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Menomonie looks to address housing issues within city

Menomonie looks to address housing issues within city

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Like much of the country, Menomonie is facing a housing shortage.

During four events, the city’s planning commission and council will look to listen and then determine the best action in helping solve the housing shortage issue.

A special meeting of the council and planning commission was held Monday to discuss the housing supply and development issues in the community as the first step.

“This is a project that’s been in the works for a long time and we know that we need better, more housing,” council president Mary Solberg said.

A panel discussion is slated for Monday, Jan. 13, to continue exploring housing needs in the community.

Cedar Corporation’s Wendy Sander and Charlie Jones presented on the rising costs of construction, zoning statistics and housing gaps in Menomonie.

Costs of construction and labor shortage have greatly impacted development, Sander said. The national inflation rate from 1998-2018 was 54% while inflation of infrastructure increased by 184%.

“After the recession a lot of these contractors didn’t have work, they got rid of their employees and they aren’t able to hire them back,” Sander said.

In Menomonie, there is a gap for low-income housing and for high-value homes.

There is an estimated 217 homes valued at less than $50,000 while there is an approximate 279 owner-occupied households with incomes less than $20,000, according to U.S. Census data from 2018. These households have a maximum affordable house value of $54,000. This leaves a housing gap of 62 homes for the income level.

According to the housing gap analysis by Cedar Corporation, Menomonie has a total housing gap of 788 affordable homes that fit under maximum affordable house values for specific income levels. But there is a surplus of affordable homes for income levels between $35,000-49,999 and $50,000-74,999.

Some people who may be able to afford high-value homes may live in homes that are valued at less, leaving less homes for middle-income individuals, Sander said. This also means some individuals are living in homes that exceed the standard 30% of their income.

A study by United Way found many households in Wisconsin don’t fall below federal poverty level but still struggle to meet basic needs.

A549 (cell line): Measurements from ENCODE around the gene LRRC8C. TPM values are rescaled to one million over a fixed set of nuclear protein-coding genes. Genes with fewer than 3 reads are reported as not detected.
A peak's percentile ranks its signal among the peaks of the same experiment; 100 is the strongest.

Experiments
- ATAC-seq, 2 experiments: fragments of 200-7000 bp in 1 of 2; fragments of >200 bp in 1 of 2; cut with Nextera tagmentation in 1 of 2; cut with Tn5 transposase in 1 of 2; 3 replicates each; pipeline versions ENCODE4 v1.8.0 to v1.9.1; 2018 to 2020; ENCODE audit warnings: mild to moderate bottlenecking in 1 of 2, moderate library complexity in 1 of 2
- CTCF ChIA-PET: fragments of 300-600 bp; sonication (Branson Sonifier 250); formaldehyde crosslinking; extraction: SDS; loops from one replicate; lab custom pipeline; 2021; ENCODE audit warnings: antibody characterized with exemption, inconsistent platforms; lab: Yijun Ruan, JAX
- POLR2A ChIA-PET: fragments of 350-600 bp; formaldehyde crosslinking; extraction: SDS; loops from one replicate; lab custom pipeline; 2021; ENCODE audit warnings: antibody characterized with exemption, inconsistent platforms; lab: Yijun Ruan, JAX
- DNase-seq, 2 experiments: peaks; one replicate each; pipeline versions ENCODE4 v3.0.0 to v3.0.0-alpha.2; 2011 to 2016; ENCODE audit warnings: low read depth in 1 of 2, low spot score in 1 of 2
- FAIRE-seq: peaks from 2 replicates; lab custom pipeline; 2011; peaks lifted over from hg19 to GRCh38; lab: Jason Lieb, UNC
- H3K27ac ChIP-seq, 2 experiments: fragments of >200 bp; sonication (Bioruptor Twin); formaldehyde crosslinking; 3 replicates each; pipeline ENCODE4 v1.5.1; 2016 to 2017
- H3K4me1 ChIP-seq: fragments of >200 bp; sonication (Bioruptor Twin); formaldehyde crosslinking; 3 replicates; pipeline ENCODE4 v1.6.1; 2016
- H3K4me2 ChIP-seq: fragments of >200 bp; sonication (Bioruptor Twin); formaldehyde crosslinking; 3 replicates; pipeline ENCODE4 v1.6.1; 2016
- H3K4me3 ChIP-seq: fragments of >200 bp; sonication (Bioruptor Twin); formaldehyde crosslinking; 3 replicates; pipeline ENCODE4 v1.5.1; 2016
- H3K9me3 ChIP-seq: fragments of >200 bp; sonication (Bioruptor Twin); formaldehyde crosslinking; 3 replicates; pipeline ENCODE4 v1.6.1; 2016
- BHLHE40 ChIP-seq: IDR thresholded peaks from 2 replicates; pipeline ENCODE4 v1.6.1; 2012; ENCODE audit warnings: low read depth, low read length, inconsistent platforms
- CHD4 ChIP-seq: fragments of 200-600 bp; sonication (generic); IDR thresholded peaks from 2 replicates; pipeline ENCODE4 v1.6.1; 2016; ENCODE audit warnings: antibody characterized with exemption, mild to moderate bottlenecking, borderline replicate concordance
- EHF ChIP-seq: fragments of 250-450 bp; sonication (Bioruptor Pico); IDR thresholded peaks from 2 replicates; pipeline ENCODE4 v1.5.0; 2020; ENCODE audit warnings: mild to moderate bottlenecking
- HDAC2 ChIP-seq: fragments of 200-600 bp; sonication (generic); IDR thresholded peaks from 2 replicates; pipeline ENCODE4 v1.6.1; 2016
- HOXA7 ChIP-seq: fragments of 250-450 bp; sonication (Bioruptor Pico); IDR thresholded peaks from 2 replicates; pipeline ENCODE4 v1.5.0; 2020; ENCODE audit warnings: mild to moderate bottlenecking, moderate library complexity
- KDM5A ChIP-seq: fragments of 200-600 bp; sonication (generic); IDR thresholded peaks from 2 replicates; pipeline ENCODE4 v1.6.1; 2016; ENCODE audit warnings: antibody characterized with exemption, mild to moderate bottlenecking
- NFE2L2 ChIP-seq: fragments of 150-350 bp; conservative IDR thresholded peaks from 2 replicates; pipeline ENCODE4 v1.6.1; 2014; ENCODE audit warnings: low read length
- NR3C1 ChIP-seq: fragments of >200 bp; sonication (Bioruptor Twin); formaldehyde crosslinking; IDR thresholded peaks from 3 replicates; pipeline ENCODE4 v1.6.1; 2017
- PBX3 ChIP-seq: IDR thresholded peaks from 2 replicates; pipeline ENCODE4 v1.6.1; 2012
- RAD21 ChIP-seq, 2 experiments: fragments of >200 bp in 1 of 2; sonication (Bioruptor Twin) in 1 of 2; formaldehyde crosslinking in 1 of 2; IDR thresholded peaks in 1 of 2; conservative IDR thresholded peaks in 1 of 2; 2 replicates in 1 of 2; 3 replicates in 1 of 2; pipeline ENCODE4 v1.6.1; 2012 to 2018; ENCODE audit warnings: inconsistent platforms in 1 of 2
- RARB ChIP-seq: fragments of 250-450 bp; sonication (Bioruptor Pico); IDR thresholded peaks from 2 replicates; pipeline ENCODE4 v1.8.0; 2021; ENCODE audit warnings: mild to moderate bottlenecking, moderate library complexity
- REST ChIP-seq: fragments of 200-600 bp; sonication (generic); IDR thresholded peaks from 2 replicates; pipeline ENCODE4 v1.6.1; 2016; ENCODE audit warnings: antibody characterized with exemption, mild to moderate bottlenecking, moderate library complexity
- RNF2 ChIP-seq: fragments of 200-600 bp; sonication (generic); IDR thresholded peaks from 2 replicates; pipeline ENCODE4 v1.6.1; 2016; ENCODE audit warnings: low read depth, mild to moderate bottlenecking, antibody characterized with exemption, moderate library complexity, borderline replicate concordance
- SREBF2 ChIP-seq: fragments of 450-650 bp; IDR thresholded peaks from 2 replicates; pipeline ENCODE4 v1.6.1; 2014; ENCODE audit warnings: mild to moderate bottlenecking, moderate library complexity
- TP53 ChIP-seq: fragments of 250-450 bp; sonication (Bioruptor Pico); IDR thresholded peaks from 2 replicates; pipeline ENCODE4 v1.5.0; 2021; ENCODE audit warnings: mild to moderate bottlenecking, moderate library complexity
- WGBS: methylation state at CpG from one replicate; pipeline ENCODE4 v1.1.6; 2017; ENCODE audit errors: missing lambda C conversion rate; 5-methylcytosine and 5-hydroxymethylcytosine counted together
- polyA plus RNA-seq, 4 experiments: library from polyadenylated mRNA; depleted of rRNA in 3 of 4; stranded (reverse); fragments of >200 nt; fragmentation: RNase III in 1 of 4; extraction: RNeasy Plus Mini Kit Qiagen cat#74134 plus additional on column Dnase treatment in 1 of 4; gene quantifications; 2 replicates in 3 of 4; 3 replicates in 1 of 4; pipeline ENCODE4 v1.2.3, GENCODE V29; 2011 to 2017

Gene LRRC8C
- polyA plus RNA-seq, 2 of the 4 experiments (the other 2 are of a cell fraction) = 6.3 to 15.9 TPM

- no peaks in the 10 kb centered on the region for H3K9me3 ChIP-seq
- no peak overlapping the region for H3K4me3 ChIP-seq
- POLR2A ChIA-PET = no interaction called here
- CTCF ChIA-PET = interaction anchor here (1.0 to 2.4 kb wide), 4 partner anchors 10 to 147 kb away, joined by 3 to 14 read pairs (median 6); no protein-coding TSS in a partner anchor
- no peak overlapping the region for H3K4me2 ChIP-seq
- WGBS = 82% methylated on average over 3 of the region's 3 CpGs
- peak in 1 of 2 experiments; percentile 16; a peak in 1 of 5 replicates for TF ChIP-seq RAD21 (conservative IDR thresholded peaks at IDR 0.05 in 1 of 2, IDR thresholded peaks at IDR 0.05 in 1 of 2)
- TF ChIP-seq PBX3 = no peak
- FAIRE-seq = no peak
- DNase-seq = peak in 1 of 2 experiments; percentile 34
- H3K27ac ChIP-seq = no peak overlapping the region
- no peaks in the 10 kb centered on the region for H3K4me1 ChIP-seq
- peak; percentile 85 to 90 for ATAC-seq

The ALICE (Asset Limited Income Constrained Employed) Report found 37% of Wisconsin households can’t afford basic needs such as housing, child care, food, transportation and health care.

In Dunn County, that number is 42% and within the city 56% fall under this category. The villages of Boyceville, Colfax and Wheeler also exceed 50% of households that fit under the ALICE poverty level.

Cedar Corporation found there are vacant and undeveloped lots in the city that could be used to fill the housing shortage.

Based on 2016 data, there are 161 single-family-zoned vacant platted lots with in the city, with a combined vacant platted lots of 224 zoned as single family, limited multiple, multiple or twin homes. This does include lots that were purchased and not developed and aren’t for sale, Jones said.

Cedar Corporation calculated in 2018 unplatted land that has been zoned but not developed and found 1,338 single family lots within the city. The estimates also found 814 limited multiple, 200 multiple and 82 twin homes lots.

“Within the city limits there is a good deal of fill-in that could take place,” Jones said. “There’s areas that are not developed that could certainly be developed. It’s probably most cost effective for the city and developer to look at those areas than to try to build out.”

Sandy White said during public comments it’s important the council takes a look at current trends.

As an employee at UW-Stout, she said the university has seen a decrease in the number of students on campus. Trends such as a lower total number of individuals graduating high school is down and the high cost of education has some looking for employment directly after graduating. White said the council should be focusing on also meeting the housing needs of an aging population.

“A lot of us that own those single-family homes maybe would want to switch to something else where we don’t have to pay for lawn care, gutter service, snow plowing, all that good stuff,” White said. “I would like to see somewhere in your plan, what are we doing for the aging population in Menomonie?”

KT Gallagher, the director of the Dunn County Health Department, said according to the department’s community health needs assessment 47% of the 1,000 respondents said safe and quality housing was a weakness in the county.

Respondents cited a lack of affordable housing, unsafe housing, landlord issues and existing housing was too expensive as reasons for it being a weakness while offering solutions to build more low-income housing, increase housing regulations, enforce housing regulations and provide lower rent costs.

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